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The Minnesota Daily

Serving the UMN community since 1900

The Minnesota Daily

Serving the UMN community since 1900

The Minnesota Daily

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School leaders questioning tenure faculty ratio

Some professors say a policy to keep the balance in check isn’t getting the attention it needs.

The ratio of tenure and non-tenure track faculty at the University of Minnesota is a delicate balance, which some say isn’t watched closely enough.

Though University policy states the majority of each college’s teaching staff should comprise tenured faculty, some professors say the rule is unclear and has gaps that could cause some departments to have an uneven distribution of tenure and non-tenure track faculty.

“If no one is watching the balance of tenure-track faculty appointments and all the other kinds of faculty appointments … then it becomes too easy for units to decide — in the name of flexibility or convenience — to underinvest in [tenure-track] faculty positions,” said Joseph Konstan, computer science and engineering professor and chair of the University’s Faculty Affairs Committee.

Tenure is important because it secures faculty members’ freedom to disagree with administration without worrying about losing their jobs, he said.

According to the policy, non-tenure track faculty shouldn’t make up more than 25 percent of each college’s faculty members.

Vice Provost for Faculty Affairs Al Levine said the policy provides guidance on the University’s faculty makeup.

While the Academic Freedom and Tenure Committee has the responsibility of reviewing each college’s makeup to ensure it complies with the rules, Konstan said, the policy itself is confusing.

He said it’s challenging to determine which faculty members count as teachers, making it difficult to review colleges’ percentages.

Departments with low numbers of non-tenured faculty could “camouflage” others with higher percentages when the data is drawn from a whole college, Konstan said.

He said the appropriate number of non-tenure track faculty members varies by department. Disciplines such as architecture, law and languages typically require more non-tenured faculty, he said.

Students may feel the effects of an uneven distribution of tenure faculty, which some faculty members say is concerning.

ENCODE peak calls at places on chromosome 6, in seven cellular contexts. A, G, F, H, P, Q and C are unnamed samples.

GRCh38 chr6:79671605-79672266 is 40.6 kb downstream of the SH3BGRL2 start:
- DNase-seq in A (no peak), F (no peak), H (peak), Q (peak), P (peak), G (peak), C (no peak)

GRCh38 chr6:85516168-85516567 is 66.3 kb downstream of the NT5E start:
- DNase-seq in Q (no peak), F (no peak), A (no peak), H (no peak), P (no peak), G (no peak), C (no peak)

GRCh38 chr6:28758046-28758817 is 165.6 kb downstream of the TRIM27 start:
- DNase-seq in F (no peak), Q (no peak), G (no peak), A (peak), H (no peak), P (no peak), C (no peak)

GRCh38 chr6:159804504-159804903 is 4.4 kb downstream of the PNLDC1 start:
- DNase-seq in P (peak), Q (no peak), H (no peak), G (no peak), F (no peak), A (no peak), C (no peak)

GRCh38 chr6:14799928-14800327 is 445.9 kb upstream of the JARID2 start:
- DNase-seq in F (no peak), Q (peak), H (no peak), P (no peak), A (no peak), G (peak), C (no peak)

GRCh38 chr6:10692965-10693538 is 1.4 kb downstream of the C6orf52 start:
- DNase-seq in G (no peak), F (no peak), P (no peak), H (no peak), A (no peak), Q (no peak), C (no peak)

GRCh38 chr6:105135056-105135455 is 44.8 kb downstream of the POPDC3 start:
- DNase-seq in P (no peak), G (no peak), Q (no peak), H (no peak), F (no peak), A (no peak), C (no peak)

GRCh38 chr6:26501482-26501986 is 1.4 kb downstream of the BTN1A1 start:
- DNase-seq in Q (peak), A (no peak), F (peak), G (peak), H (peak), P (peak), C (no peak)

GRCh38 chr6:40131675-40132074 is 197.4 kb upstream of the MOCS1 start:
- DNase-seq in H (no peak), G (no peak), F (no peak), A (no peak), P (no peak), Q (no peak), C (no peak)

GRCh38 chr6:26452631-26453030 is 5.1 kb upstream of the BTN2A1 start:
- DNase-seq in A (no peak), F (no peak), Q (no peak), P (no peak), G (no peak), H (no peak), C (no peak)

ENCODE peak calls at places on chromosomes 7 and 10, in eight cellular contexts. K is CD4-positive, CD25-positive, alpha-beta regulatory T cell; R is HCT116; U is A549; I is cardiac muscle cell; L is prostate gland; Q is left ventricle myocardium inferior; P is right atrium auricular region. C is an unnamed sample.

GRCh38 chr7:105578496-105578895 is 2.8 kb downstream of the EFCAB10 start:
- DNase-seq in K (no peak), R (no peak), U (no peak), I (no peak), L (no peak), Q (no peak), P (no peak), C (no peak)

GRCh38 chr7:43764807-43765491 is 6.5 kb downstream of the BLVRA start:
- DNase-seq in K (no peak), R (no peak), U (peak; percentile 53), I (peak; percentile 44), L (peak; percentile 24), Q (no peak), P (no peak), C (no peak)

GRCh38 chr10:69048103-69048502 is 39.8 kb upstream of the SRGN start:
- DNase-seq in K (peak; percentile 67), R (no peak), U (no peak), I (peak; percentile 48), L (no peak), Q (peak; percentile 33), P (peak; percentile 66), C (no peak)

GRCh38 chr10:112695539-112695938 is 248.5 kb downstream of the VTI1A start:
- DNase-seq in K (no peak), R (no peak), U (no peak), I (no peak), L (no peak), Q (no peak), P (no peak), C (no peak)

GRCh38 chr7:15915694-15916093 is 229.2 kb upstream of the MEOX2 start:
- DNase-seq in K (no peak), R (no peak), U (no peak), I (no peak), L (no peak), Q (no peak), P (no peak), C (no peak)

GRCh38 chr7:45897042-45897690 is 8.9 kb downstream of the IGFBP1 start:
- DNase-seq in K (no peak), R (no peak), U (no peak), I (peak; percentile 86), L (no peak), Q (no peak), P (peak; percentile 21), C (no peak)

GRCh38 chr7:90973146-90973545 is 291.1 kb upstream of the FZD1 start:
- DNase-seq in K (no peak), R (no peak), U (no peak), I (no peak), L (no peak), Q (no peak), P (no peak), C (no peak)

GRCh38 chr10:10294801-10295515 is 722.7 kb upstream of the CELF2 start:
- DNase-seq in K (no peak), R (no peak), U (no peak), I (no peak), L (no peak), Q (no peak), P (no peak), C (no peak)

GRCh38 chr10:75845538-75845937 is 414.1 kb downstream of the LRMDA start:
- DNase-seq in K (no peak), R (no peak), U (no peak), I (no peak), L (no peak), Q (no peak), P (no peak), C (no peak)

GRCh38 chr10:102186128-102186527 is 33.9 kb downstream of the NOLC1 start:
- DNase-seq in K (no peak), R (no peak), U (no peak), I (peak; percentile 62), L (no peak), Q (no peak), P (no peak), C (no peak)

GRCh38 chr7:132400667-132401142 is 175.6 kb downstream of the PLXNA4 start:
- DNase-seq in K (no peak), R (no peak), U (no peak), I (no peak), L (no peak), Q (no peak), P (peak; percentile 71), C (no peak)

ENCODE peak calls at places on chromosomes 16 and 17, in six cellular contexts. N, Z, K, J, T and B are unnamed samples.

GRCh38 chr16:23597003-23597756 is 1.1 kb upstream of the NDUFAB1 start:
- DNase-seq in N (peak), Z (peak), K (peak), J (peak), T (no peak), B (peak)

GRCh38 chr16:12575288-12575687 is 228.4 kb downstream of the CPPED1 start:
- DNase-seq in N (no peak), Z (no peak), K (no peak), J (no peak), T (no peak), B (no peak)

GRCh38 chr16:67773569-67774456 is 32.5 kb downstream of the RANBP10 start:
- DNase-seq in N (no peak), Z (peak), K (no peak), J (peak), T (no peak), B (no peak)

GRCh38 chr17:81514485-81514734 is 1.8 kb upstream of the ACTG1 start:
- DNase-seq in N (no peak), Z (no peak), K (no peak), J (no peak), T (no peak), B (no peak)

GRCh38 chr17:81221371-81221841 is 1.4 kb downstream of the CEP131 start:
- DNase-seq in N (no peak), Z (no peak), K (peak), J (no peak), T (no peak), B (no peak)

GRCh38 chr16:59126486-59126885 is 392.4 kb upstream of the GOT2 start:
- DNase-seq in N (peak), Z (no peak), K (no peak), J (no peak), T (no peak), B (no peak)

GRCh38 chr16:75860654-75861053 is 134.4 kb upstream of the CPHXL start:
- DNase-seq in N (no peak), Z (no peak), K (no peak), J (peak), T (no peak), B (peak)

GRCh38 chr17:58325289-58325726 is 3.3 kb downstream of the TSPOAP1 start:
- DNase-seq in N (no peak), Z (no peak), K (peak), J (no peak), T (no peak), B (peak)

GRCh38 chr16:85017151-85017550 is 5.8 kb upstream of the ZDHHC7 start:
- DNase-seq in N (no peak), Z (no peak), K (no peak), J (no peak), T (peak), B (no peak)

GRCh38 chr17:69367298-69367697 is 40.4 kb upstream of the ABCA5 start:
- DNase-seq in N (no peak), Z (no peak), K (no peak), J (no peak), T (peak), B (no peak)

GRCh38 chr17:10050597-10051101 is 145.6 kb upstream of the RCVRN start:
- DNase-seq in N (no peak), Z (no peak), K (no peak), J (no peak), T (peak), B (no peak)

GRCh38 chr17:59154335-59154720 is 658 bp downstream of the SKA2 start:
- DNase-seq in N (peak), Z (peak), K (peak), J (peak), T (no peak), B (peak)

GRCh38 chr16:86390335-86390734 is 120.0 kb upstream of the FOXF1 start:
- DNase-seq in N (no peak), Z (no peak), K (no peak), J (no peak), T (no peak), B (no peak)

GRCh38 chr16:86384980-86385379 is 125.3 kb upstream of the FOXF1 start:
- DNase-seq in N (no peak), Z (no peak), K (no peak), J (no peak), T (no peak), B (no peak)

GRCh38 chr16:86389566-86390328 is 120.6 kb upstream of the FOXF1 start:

Jerry Cohen, horticulture science professor and representative on the Academic Freedom and Tenure Committee, said students who attend the University are expecting to be taught by experts in their field.

“It’s kind of false advertising to have a vast number of our classes taught by people who are not themselves University faculty who have been vetted that way,” he said.

Cohen said tenure allows academics to push boundaries within their disciplines.

Additionally, it also provides a commonality between the professor and the University, he said, where they’re invested in one another.

“We’re in this together. My success is [the University’s] success,” Cohen said, who has tenure. “And when you break that link, it changes the formula for why [professors are] here.”

Financial strain has led many universities nationwide to reconsider their relationship with faculty in recent years, Faculty Consultative Committee Chair Rebecca Ropers-Huilman said, which is concerning.

She said many schools are forced to prioritize financial burdens over academic quality.

“Thinking about the faculty composition is also something we should be thinking about on a regular basis to ensure that we’re offering what’s relevant and what’s good and what’s helpful for students in that academic program,” Ropers-Huilman said.

Assistant Vice Provost for Academic Affairs Ole Gram said many non-tenured faculty are contract faculty who stay at the University for the entirety of their careers.

Administrators have been in conversations with faculty regarding the balance of tenure and non-tenure at the school, he said.

“This is something that is constantly being discussed with our faculty governance,” Gram said.

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